Cannon Netting

Subject: Cannon Netting
From: (Chris Gladwin)
Date: Tue, 20 Jun 1995 16:56:00 +0000
     I too am torn over the merits of this practice.  However, on overall 
     reflection I would consider that I am, today, totally against it.  As 
     others have said, it has contributed to conservation and that is great 
     but... Surely there gets a point when it is no longer contributing 
     useful data.  We now know the flight paths and volumes of birds 
     involved.  Why continue to kill these birds?  Cannon netting needs to 
     be confined to the history books.
     I believe the kills are only the tip of an iceberg.  What about the 
     disturbance caused to the birds and thier habitat?  Waders have too few 
     places to feed and roost at the best of times.  When they are 
     cannon-netted they can't roost or feed.  They expend energy needlessly 
     which has to be made up.  If you are just about to fly to Siberia and 
     are trying to put on as much weight in as little time as possible then 
     the last thing you need is to be scared ****less.  On the other hand, if 
     you've just flown from Siberia and managed to dodge the Chinese and 
     you're on your last legs with not a gram of fat on you then also the 
     last thing you need is a bunch of cannon netters harrassing you.  
     Perhaps it should be banned during migration periods?
     What really bugs me is that cannon netters always deny that they kill 
     birds.  And yet all of us who have witnessed it recall that birds are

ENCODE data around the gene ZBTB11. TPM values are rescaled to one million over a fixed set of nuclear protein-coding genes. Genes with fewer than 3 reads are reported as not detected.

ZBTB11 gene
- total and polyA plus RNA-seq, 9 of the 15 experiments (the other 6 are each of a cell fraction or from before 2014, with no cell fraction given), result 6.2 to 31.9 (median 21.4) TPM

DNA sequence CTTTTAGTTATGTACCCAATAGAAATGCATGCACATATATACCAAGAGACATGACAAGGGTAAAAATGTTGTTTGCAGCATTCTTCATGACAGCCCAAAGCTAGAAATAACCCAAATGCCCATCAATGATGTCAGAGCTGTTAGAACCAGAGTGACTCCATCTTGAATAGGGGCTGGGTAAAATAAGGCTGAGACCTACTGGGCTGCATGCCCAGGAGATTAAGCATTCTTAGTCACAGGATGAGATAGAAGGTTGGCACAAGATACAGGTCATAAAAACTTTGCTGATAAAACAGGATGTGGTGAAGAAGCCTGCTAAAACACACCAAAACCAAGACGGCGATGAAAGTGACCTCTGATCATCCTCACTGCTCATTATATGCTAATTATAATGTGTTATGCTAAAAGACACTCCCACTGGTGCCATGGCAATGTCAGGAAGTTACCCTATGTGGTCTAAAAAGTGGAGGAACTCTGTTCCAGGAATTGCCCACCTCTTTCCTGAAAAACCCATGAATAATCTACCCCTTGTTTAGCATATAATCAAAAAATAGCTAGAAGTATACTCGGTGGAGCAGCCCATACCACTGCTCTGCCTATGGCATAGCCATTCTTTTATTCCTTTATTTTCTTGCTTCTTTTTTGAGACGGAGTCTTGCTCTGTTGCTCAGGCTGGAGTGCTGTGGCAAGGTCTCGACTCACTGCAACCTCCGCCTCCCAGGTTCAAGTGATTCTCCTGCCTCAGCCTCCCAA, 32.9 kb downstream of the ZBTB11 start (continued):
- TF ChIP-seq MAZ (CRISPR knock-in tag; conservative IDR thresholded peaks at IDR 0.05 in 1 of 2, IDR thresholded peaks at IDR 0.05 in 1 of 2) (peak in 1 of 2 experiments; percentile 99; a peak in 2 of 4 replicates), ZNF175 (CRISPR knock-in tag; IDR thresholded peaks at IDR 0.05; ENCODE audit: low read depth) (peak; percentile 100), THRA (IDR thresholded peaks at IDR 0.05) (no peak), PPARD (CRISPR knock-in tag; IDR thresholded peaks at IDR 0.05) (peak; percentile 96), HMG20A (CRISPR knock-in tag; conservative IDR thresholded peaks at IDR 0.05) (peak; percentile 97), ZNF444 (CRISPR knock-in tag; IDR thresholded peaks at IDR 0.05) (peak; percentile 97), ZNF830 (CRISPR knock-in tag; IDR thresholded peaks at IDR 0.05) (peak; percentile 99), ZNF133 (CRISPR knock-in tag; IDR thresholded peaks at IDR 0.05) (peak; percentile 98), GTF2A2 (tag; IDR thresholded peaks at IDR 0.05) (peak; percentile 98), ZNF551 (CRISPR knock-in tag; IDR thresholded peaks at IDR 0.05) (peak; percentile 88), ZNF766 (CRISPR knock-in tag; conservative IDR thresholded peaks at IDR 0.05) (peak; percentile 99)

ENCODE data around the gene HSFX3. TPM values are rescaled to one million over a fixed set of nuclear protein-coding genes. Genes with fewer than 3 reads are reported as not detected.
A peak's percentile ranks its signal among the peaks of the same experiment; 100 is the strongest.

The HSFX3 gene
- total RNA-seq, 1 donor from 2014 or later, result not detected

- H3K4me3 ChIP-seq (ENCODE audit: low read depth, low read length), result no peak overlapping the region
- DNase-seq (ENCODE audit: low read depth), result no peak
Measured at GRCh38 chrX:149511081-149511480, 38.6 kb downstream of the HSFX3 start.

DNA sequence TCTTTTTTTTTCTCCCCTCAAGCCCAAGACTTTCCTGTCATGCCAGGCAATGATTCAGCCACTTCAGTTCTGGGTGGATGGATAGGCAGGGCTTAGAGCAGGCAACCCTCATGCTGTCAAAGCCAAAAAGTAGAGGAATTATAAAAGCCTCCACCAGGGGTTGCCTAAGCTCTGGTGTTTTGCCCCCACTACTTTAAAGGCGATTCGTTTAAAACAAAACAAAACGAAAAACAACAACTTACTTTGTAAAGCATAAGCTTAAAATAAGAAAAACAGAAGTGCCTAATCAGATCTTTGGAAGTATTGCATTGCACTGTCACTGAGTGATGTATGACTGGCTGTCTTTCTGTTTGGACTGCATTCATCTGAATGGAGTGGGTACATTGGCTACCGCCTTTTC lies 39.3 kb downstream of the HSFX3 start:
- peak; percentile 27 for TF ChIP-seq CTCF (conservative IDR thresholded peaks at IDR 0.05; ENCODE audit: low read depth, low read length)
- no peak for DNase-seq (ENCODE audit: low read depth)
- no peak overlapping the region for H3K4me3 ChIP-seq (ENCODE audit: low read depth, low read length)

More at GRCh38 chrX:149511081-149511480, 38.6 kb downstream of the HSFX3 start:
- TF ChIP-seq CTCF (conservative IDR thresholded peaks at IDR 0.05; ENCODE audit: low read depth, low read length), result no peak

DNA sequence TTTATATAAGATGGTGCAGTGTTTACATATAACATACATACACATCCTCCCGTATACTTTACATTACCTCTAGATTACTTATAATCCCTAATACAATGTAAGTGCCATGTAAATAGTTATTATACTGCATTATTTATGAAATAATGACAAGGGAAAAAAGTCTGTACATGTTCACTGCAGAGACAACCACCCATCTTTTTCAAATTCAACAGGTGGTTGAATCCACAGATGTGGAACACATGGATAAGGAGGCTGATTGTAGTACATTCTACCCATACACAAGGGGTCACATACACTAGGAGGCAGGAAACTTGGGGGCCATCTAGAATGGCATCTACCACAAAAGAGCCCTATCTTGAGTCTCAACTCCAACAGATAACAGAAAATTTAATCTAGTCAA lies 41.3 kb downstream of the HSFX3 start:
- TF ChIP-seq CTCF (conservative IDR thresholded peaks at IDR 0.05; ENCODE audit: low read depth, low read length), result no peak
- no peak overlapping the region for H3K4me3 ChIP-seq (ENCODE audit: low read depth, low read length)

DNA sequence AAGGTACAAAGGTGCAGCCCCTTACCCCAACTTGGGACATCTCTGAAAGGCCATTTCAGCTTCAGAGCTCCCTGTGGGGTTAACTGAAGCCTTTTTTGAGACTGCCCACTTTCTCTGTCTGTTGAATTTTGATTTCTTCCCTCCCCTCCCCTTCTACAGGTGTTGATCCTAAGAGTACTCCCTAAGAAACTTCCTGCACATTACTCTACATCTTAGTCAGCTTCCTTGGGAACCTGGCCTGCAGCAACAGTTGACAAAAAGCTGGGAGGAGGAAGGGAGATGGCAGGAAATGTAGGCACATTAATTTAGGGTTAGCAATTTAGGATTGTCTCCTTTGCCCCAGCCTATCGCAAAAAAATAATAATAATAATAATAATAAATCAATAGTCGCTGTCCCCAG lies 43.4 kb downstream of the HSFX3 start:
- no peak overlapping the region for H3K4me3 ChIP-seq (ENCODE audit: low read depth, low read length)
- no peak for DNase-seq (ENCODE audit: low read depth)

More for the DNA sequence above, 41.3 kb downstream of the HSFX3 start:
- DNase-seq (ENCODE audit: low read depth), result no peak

killed in just about every netting.  I once went up to Kooragang to view 
     the roost.  Had planned it for several weeks and looked forward to it.  
     Only to find that the netters had got there before us and not a bird in 
     site.  Goodness knows where they were because they have no where else to 
     go.  The birds  would have gone without their meal that day as the best 
     feeding times for waders are as the tide falls.  They can't feed at high 
     tide nor efficiently at low tide.  What's more, I was told that 20 
     Eastern Curlews had died in the nets - shock and heat exhaustion.  This 
     species is in the red data book and it is quite scandalous that even one 
     should die.  The site is a RAMSAR site that Australia is obliged by 
     international law to protect.  What a sham.  
     And on the subject of Long-billed Dowitchers - assuming that the net was 
     specifically set to catch the two birds - what on earth could be gained 
     from banding a vagrant?  How many waders died in the process (remember - 
     not just at the time the nets were sprung but later from shock).  
     Banding specifically for waders whether it be in mist or canon nets only 
     serves the bander and no-one else. 

 Chris Gladwin.

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